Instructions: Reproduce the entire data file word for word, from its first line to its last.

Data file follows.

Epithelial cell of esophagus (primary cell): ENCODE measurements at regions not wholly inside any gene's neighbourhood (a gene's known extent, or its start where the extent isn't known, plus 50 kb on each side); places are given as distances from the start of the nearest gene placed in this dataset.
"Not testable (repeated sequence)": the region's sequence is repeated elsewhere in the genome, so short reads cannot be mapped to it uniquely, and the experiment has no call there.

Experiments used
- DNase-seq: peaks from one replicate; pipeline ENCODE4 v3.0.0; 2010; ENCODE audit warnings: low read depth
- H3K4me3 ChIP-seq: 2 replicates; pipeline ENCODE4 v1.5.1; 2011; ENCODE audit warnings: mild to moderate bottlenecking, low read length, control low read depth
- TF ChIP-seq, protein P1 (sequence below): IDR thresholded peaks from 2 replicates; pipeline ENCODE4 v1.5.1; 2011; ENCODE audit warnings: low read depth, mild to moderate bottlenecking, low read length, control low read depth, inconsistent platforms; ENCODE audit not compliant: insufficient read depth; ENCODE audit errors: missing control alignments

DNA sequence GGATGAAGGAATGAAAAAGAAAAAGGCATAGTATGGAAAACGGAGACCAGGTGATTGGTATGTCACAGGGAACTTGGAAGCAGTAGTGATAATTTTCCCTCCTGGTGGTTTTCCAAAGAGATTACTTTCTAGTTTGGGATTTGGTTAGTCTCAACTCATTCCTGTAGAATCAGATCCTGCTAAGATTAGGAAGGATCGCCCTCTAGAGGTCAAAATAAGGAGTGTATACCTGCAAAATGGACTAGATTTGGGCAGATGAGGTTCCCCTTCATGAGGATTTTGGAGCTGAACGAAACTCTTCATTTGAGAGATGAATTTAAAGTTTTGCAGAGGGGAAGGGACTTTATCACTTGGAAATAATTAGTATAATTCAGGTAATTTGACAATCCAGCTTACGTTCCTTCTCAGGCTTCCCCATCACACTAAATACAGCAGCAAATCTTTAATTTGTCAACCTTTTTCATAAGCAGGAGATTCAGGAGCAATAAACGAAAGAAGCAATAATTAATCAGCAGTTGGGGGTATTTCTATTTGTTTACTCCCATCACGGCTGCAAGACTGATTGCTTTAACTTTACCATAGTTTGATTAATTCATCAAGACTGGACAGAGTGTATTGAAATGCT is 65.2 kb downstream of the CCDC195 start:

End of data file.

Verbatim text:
Epithelial cell of esophagus (primary cell): ENCODE measurements at regions not wholly inside any gene's neighbourhood (a gene's known extent, or its start where the extent isn't known, plus 50 kb on each side); places are given as distances from the start of the nearest gene placed in this dataset.
"Not testable (repeated sequence)": the region's sequence is repeated elsewhere in the genome, so short reads cannot be mapped to it uniquely, and the experiment has no call there.

Experiments used
- DNase-seq: peaks from one replicate; pipeline ENCODE4 v3.0.0; 2010; ENCODE audit warnings: low read depth
- H3K4me3 ChIP-seq: 2 replicates; pipeline ENCODE4 v1.5.1; 2011; ENCODE audit warnings: mild to moderate bottlenecking, low read length, control low read depth
- TF ChIP-seq, protein P1 (sequence below): IDR thresholded peaks from 2 replicates; pipeline ENCODE4 v1.5.1; 2011; ENCODE audit warnings: low read depth, mild to moderate bottlenecking, low read length, control low read depth, inconsistent platforms; ENCODE audit not compliant: insufficient read depth; ENCODE audit errors: missing control alignments

DNA sequence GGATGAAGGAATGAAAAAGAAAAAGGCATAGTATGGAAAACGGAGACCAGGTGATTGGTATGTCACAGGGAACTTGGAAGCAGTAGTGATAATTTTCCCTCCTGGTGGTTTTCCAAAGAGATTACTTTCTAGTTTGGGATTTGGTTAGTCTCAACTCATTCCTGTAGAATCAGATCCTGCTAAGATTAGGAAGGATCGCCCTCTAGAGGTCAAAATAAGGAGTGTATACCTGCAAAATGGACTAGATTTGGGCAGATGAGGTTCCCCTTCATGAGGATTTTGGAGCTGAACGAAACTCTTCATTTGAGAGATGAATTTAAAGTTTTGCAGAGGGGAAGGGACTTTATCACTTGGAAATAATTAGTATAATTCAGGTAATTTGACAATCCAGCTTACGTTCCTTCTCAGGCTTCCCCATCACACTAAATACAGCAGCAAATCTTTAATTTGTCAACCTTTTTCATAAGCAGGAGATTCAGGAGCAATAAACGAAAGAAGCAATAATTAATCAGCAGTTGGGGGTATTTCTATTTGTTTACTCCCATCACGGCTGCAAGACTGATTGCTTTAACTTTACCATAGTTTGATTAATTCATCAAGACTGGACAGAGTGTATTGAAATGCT is 65.2 kb downstream of the CCDC195 start: